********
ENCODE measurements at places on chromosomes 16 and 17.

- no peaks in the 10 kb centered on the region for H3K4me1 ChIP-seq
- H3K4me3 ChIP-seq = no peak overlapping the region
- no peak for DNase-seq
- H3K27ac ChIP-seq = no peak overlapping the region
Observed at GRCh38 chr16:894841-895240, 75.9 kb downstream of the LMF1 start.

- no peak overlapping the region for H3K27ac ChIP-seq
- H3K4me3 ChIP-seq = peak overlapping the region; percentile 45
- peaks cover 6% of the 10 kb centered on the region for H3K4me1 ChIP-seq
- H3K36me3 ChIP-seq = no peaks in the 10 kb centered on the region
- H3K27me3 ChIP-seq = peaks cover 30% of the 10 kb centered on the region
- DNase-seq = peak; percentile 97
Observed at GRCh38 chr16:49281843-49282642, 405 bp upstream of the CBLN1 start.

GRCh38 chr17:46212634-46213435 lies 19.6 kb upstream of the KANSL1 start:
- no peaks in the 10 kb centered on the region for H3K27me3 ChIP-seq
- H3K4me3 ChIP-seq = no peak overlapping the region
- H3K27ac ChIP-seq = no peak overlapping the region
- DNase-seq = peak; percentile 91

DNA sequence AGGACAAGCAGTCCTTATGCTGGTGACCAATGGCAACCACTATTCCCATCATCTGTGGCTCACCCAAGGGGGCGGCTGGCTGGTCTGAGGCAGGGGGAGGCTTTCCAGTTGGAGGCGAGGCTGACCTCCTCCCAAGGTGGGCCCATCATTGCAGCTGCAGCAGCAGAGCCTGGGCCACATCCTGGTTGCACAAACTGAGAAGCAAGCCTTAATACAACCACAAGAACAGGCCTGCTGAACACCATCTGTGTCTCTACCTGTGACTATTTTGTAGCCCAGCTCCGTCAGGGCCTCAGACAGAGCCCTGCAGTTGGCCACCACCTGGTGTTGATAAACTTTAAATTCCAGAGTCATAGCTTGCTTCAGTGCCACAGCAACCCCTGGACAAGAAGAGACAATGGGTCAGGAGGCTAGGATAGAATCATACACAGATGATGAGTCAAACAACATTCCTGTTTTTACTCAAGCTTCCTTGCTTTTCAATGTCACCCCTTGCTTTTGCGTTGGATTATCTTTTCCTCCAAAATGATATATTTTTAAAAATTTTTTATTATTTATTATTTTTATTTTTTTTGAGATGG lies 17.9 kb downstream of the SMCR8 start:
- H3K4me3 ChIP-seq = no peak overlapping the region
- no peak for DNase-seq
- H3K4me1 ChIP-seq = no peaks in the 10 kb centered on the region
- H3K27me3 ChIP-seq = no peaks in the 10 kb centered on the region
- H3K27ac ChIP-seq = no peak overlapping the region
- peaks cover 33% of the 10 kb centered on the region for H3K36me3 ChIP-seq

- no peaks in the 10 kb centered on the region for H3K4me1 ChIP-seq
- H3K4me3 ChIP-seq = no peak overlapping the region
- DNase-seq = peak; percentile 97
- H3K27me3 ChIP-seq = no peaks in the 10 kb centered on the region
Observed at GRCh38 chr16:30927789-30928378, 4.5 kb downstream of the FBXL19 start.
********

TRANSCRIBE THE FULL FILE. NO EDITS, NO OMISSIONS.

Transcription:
ENCODE measurements at places on chromosomes 16 and 17.

- no peaks in the 10 kb centered on the region for H3K4me1 ChIP-seq
- H3K4me3 ChIP-seq = no peak overlapping the region
- no peak for DNase-seq
- H3K27ac ChIP-seq = no peak overlapping the region
Observed at GRCh38 chr16:894841-895240, 75.9 kb downstream of the LMF1 start.

- no peak overlapping the region for H3K27ac ChIP-seq
- H3K4me3 ChIP-seq = peak overlapping the region; percentile 45
- peaks cover 6% of the 10 kb centered on the region for H3K4me1 ChIP-seq
- H3K36me3 ChIP-seq = no peaks in the 10 kb centered on the region
- H3K27me3 ChIP-seq = peaks cover 30% of the 10 kb centered on the region
- DNase-seq = peak; percentile 97
Observed at GRCh38 chr16:49281843-49282642, 405 bp upstream of the CBLN1 start.

GRCh38 chr17:46212634-46213435 lies 19.6 kb upstream of the KANSL1 start:
- no peaks in the 10 kb centered on the region for H3K27me3 ChIP-seq
- H3K4me3 ChIP-seq = no peak overlapping the region
- H3K27ac ChIP-seq = no peak overlapping the region
- DNase-seq = peak; percentile 91

DNA sequence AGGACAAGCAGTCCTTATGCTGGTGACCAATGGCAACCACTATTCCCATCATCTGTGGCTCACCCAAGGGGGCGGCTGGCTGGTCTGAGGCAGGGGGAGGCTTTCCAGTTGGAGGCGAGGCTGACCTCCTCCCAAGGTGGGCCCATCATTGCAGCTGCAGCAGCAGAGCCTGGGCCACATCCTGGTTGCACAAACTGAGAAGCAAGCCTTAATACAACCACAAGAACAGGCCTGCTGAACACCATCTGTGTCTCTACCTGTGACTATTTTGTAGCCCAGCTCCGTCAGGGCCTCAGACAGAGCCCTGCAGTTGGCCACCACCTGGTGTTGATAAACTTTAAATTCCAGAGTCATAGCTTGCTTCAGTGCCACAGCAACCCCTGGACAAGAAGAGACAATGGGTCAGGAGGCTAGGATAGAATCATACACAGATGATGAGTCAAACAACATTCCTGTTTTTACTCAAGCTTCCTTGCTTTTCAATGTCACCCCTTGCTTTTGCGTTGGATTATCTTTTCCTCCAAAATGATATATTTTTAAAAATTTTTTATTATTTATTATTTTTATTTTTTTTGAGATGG lies 17.9 kb downstream of the SMCR8 start:
- H3K4me3 ChIP-seq = no peak overlapping the region
- no peak for DNase-seq
- H3K4me1 ChIP-seq = no peaks in the 10 kb centered on the region
- H3K27me3 ChIP-seq = no peaks in the 10 kb centered on the region
- H3K27ac ChIP-seq = no peak overlapping the region
- peaks cover 33% of the 10 kb centered on the region for H3K36me3 ChIP-seq

- no peaks in the 10 kb centered on the region for H3K4me1 ChIP-seq
- H3K4me3 ChIP-seq = no peak overlapping the region
- DNase-seq = peak; percentile 97
- H3K27me3 ChIP-seq = no peaks in the 10 kb centered on the region
Observed at GRCh38 chr16:30927789-30928378, 4.5 kb downstream of the FBXL19 start.